Background: Voriconazole is an investigational antifungal agent with a good safety profile with fungicidal activity against Aspergillus Methods: Protocol 150-604 was an open label, noncomparative, phase III trial of voriconazole for salvage treatment of invasive fungal infections including aspergillosis. The study was conducted at > 60 sites in the US and Canada from 9/9712/99. Definite (invasive) aspergillosis was confirmed by a positive culture or evidence of tissue invasion from a biopsy sample. In subjects with allo BMT or prolonged neutropenia, probable aspergillosis was supported by a positive culture or cytology from a BAL sample. Subjects were treated with intravenous and/or oral voriconazole for up to 12 weeks. Global response at end of treatment was assessed by the investigator as complete, partial, stable or failure compared to baseline. Results: As of May, 1999, 51 subjects with aspergillosis who failed treatment with other antifungals were recruited. Antifungal treatment including lipid formulations of ampho B, was given for at least 5 days prior to entry. Most subjects had hematological conditions or malignancies, often with allo BMT, GVHD, prolonged neutropenia, or relapsed malignancy. Diagnosis of aspergillosis was confirmed as definite in 73%, probable in 27%. Sites of infection were: pulmonary (51 % ), sinus (20'/0), skin/subcutaneous (12 % ), and cerebral (6%). Satisfactory response rate (complete or partial) at end of treatment was 41%. Median survival on treatment was 57 days (1-196). There were 20 deaths, with 7 occurring within the first week of treatment. Six subjects discontinued voriconazole because of AE s or lab abnormalities. AE s reported by > l0% of all subjects treated with voriconazole in protocol 604 included: abnormal vision, rash, headache, fever, sepsis, hypotension, nausea, vomiting, diarrhea, peripheral edema, respiratory disorder, and urinary tract infection. Conclusion: Based on the results of this open-label trial, voriconazole is potentially beneficial for the treatment of invasive aspergillosis in patients with hematological malignancies and conditions who have failed other treatments including lipid formulations of ampho B.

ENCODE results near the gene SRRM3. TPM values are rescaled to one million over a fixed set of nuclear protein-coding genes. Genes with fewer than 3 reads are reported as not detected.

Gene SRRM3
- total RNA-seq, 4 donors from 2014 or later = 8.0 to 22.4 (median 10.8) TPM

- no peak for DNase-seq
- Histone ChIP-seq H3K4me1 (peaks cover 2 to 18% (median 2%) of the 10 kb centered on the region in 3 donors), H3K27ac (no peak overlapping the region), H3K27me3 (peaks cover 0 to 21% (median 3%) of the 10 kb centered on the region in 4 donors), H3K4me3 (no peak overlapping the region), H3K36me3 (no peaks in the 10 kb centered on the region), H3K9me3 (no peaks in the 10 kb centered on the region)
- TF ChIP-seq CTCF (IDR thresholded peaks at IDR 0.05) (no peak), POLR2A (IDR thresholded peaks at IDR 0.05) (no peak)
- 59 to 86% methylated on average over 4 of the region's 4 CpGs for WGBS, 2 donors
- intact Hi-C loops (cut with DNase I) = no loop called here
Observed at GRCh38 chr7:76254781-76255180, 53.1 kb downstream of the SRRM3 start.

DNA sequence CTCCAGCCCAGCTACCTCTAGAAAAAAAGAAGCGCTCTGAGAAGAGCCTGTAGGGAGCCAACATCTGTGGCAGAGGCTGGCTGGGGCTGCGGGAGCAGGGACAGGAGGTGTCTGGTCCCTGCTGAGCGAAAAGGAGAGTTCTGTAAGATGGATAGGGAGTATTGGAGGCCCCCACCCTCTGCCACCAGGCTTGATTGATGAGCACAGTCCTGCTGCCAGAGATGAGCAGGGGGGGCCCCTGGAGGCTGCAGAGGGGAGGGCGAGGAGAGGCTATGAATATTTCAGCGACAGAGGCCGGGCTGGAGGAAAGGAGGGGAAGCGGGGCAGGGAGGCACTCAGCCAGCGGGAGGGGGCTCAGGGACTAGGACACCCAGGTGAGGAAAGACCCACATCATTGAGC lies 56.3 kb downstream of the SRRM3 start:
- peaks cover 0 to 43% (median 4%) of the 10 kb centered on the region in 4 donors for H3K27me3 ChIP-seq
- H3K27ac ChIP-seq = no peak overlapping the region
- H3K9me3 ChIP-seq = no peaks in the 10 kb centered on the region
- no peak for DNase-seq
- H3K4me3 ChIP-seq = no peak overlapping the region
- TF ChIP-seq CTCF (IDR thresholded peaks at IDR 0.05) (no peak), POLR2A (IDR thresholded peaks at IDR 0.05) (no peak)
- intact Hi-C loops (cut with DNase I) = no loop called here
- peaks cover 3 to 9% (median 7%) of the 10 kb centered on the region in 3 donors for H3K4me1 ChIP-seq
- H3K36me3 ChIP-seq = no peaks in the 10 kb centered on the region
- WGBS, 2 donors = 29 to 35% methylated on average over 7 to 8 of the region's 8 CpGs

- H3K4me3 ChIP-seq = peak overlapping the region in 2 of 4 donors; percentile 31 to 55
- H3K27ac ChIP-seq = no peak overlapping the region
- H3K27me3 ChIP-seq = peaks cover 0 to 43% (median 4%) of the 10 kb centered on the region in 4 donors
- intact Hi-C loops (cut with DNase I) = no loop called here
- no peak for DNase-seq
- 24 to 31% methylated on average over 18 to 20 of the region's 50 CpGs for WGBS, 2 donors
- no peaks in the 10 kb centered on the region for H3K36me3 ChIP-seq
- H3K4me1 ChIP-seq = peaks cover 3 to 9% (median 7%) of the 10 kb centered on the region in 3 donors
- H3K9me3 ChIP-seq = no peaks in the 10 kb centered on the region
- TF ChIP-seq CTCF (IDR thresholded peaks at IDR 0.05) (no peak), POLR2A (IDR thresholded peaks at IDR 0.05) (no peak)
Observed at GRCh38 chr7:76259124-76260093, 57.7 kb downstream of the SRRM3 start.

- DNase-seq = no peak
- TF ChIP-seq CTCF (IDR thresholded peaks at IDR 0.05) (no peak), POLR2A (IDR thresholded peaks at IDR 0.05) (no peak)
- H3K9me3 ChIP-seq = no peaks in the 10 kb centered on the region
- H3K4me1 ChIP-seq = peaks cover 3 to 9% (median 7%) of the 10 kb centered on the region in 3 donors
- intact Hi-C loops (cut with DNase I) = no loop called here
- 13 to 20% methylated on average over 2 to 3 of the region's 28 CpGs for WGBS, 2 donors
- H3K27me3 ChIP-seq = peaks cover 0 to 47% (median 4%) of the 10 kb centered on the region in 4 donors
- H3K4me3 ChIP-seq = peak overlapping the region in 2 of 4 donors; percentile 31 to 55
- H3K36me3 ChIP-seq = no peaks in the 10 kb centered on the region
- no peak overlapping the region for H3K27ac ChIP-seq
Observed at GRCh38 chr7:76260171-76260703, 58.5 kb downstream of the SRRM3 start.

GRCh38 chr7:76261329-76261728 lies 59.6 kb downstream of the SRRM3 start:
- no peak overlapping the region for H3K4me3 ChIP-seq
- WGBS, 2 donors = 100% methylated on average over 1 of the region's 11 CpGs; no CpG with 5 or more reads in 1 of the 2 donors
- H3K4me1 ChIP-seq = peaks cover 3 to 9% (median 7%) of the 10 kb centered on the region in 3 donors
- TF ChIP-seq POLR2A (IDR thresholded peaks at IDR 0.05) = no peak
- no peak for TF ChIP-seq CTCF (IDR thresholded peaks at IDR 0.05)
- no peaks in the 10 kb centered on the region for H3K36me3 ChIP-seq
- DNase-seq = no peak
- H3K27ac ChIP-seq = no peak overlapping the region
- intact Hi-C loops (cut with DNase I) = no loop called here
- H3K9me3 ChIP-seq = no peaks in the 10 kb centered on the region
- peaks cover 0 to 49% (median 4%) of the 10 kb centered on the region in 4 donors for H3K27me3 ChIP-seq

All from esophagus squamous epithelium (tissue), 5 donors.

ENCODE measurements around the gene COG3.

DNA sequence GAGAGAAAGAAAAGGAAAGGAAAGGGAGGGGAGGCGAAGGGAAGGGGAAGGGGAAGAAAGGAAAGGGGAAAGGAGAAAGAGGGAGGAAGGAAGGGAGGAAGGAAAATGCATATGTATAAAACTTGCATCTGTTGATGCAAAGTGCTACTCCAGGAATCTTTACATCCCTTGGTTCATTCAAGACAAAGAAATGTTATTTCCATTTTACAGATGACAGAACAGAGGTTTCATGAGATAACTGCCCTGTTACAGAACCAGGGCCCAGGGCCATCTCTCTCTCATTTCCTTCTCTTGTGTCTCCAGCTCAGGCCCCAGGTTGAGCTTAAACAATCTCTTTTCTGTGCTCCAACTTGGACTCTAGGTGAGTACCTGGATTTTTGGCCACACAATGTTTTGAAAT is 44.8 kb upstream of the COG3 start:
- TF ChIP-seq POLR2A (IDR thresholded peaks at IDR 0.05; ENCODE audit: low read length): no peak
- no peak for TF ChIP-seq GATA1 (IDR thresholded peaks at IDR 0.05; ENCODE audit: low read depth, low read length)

Full conference title:
- IDSA 38th